For the majority of more than 45 million Black Americans and millions of others who have been historically denied equal access to quality health care, it is of paramount importance to have a greater public awareness and understanding of the current opportunities for access to health care through the Affordable Care Act (ACA). We all should keep in mind that the only initial reason why the ACA was repeatedly referred to as Obamacare was to oppose this game-changing law and to consistently engage in partisan negative attacks against President Barack Obama. Understanding that, the president initially embraced the term, saying Obama does care.
The politics of health care extends across the political spectrum. Yet after Congress passed the ACA and President Obama signed it into the law, there has been a relentless attempt by conservative extremists to repeal the law and to create confusion around it. Despite numerous legal challenges to the ACA, the U.S. Supreme Court ruled in June 2012 that the Affordable Care Act is legal and constitutional.
Why is this issue so important for Black America in 2014? It is life-threatening disparities and inequities in the accessibility, delivery and affordability of heath care in Black communities across America. According to the National Medical Association (NMA): “African Americans continue to be disproportionately represented on virtually every health index. The National Colloquium on African American Health was convened to equip this generation of health care advocates in their struggle to reduce or eliminate racial and ethnic disparities in health care.”
For many in our communities, this is not a conservative versus liberal matter. Rather, health care is a matter of life and death. Of all the social justice issues, the issue of health equality is of the utmost importance. Dr. Martin Luther King, Jr. once said that “Of all the forms of injustice, injustice in health care is the most shocking and inhumane.”
And Blacks have experienced that inhumanity. Blacks are 55% more likely to not have health insurance than other Americans and are twice as likely to have diabetes. We have the highest rate of high blood pressure in the nation and the highest rate of infant mortality. Yes, poverty is a factor. But being poor is no justification for health care inequality.
We note, therefore, with appreciation that federal government officials such as Secretary of Health and Human Services Kathleen Sebelius recently joined with NAACP Senior Director of Health Programs Shavon Arline-Bradley to address health care equality via a public awareness national video conference. As a result of that Google Hangout videoconference, thousands of people were informed about how the Affordable Care Act is helping Black Americans and others overcome past and present health disparities.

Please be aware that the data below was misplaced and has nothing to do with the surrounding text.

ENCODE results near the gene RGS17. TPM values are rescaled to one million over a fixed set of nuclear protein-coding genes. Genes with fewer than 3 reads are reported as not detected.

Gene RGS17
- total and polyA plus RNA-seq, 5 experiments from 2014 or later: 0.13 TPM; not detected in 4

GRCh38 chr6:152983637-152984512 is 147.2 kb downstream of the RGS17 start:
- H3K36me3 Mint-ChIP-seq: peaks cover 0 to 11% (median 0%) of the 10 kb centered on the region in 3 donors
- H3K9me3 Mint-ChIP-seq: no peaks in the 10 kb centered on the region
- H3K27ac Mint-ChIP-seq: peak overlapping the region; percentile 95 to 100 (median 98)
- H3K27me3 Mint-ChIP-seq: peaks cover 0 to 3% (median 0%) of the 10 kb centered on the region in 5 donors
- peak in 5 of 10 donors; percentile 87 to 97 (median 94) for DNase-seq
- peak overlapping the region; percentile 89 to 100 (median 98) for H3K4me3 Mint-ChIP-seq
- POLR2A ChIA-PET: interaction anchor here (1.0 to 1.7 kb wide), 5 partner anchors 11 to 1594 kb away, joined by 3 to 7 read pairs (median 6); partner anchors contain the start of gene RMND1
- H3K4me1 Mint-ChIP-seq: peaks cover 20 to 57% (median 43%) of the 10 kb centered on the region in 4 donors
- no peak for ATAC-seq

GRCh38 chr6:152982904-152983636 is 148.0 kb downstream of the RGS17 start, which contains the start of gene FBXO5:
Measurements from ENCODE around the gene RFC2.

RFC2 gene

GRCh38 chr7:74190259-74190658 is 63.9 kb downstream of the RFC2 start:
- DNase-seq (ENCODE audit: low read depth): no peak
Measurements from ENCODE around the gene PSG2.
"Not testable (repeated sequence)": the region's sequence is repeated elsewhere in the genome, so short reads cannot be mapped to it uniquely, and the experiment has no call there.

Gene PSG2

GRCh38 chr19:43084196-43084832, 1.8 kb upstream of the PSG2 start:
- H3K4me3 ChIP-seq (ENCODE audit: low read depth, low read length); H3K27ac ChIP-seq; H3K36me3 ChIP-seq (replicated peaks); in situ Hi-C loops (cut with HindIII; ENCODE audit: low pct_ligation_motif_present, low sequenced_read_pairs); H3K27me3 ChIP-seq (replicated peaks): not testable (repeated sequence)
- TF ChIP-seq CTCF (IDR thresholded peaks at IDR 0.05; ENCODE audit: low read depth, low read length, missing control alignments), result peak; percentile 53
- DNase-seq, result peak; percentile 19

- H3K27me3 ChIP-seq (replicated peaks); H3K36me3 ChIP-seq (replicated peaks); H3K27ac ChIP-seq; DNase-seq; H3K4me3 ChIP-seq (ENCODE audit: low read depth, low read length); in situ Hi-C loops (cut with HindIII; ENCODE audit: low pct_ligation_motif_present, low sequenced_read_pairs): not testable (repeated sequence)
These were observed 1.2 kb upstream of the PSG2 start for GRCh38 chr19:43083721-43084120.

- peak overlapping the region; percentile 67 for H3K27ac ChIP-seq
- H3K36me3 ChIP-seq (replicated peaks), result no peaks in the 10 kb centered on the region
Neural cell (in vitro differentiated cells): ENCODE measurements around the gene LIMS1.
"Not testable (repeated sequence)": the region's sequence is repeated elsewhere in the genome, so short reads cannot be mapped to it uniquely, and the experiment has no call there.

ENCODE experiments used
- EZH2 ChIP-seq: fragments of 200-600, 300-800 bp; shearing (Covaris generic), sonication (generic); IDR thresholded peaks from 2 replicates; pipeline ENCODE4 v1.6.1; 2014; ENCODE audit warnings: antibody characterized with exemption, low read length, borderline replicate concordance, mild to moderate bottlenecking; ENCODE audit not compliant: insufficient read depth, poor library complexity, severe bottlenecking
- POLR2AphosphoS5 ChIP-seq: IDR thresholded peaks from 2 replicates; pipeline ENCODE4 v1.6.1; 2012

“Thanks to President Obama’s leadership we have very real reasons for optimism that we can do something about these disparities,” said Secretary Sebelius. “An estimated 4.2 million uninsured African Americans may be eligible for financial assistance to help pay for the costs of their new coverage on the Marketplace. What’s more, if every state were to expand Medicaid, 95% of uninsured African Americans would be eligible for assistance with a Marketplace plan, Medicaid, or CHIP.”
Let’s take the time to find out more about what the ACA offers to our families and communities. Remember there are fast approaching deadlines that must be met in order to take advantage of the health care opportunities of the ACA. We add our voice to alert everyone eligible to sign up for the new health care insurance options and benefits. Secretary Sebelius concluded: “Let’s work together to answer President Obama’s call for every American who knows someone without health insurance to help them get covered by March 31. You can shop at , by phone at 1-800-318-2596, by mail, or directly through an insurance agent, or broker. You can also get in person help at .”
My family has been involved in the health care and medical field for many years in my native North Carolina. I asked my sister, Dr. Francine Chavis, who serves on the medical staff of the Granville Health System in Oxford, N.C. and has practiced medicine for more than 26 years, about her experience.
“The Affordable Care Act has been a blessing,” she said, “especially to so many of my patients who in past did not have health insurance, but now they have been able to get insurance coverage, many of whom for the first time in their life.”
I also inquired of my daughters, Renita Timberlake, who works as the Physicians Practice Manager for the Granville Health System.
“The Affordable Care Act has helped people who come from impoverished areas to get health care coverage for the first time,” she said. “In addition, people are now experiencing preventive care that will help to lower their overall health care costs going forward. The ACA is making a positive difference for both patients and physicians.”
(Benjamin F. Chavis, Jr. is president of Education Online Services Corporation and the Hip-Hop Summit Action Network and is available for lectures and consultations by reaching him at: <www.drbenjaminfchavisjr.wix.com/drbfc>.